Just as I described in the decision making model, Context aims at setting the scene and provide clarity about what brought about the task, linkages to other tasks, and anything that could in any substantive way influence what we are trying to achieve. Depending on the size of the task at hand the context could vary in length and detail. Sometimes there is already shared understanding of the context but it is a good habit to always check this by assuming it is not.


This is the reason for the work – not the work itself. It clarifies why we are we doing this and what do we hope to achieve by doing so?  A common mistake is to confuse the Purpose with the Output.

Quantity (output)

This can be tricky for more complex tasks but it refers to the output in numbers and answers the question: how many? Quantity can be specified or scoped, i.e. no variation from what is set out or quantity can be within a prescribed range.

Quality (output)

Answers the question: What will the output be like?  The quality of the output can also be specified or scoped. Quality can also be described in more general terms e.g. within industry, safety, or environmental standards. Quality can also have a relationship (social) angle as in: achieve xyz and establish a working relationship with stakeholder ABC.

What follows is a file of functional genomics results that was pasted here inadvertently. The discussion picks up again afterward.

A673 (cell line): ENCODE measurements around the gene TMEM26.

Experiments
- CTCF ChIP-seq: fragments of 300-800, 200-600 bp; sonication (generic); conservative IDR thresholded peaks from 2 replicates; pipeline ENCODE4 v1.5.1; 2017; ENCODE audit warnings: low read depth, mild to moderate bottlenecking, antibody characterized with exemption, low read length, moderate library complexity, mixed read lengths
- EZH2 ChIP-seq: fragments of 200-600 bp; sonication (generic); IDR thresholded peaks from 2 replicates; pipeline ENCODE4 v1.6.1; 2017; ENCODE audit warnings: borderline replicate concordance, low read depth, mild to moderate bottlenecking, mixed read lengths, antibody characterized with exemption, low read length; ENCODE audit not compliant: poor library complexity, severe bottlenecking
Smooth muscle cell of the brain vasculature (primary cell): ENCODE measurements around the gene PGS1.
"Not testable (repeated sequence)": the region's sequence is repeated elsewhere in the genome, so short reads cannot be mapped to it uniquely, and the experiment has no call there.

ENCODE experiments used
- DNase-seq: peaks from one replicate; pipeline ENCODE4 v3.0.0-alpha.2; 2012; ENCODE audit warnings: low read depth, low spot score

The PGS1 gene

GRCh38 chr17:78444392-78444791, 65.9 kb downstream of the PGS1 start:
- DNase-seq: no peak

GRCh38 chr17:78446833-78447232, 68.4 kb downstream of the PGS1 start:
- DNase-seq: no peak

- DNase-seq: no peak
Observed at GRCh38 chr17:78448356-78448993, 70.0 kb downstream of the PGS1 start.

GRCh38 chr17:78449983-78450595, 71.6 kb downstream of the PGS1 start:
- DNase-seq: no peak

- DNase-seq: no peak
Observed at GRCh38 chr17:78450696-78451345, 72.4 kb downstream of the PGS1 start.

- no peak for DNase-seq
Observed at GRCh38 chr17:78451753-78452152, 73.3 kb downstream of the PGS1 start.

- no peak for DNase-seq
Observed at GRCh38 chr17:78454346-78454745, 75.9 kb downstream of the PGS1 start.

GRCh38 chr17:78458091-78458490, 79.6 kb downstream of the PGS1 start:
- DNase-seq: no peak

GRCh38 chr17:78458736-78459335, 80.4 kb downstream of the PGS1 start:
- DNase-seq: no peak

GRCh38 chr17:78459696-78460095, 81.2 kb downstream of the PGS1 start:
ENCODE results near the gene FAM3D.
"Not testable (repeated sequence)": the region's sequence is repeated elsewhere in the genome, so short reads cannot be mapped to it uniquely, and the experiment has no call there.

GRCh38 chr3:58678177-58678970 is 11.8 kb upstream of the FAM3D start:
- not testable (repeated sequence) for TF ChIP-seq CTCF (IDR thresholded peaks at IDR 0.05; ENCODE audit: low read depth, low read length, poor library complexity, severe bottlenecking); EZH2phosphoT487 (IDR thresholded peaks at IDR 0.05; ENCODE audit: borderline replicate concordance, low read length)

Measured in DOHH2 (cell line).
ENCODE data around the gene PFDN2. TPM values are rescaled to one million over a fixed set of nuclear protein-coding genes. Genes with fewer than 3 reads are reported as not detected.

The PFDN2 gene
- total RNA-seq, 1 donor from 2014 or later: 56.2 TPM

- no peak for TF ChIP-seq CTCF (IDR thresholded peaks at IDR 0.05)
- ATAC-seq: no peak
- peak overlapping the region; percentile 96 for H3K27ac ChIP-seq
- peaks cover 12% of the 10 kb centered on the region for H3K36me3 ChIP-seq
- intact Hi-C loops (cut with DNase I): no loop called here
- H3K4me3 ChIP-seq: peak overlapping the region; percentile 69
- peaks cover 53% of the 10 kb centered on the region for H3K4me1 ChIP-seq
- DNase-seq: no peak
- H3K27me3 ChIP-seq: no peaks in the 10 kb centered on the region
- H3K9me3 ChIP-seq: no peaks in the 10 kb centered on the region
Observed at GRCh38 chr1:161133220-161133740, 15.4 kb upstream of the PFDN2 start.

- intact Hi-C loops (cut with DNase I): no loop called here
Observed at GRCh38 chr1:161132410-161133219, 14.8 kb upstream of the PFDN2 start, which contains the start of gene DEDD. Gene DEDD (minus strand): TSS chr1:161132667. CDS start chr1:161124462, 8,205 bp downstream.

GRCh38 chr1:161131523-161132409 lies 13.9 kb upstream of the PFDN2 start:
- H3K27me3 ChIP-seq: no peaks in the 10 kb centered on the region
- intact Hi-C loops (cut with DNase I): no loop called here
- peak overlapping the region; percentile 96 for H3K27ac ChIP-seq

Clarifies what I have available to complete the task. These can amongst other things be:

  • Money
  • Equipment
  • People (internal)
  • External support (if applicable)
  • Manager’s availability
  • Central support (e.g. a Project Office)


The time element refers to the latest required completion time. There is nothing preventing the task from being completed at an earlier time. Your obligation as task assignee is to inform the manager as soon as you realise that the time cannot be met, not at or after the deadline has passed.

Remember that Systems Leadership is about clarity, a Time element that says ASAP is NEVER clear enough.

All the basic elements of a task assignment are now covered, however, as a Manager I need to consider the social process holding them all together.

Before assigning a Task I have to decide and plan:

  • Who I am going to assign the task to?
  • How I will communicate it?
  • When will I communicate it?
  • How does it fit in with other priorities?
  • How will I monitor progress, regular meetings, milestone reports etc?

Once the Task is assigned (and accepted) I have to fulfil my obligation as a Manager to:

  • Be disciplined in monitoring results and progress
  • Have continual performance conversations
  • Communicate changes in context
  • Be adaptable to changes to plans
  • Be aware of how the team is working together

For additional information on this topic please read Phillip Bartlett’s paper Task Assignment as a social process.

I will cover more on Work as a Social Process in the next post.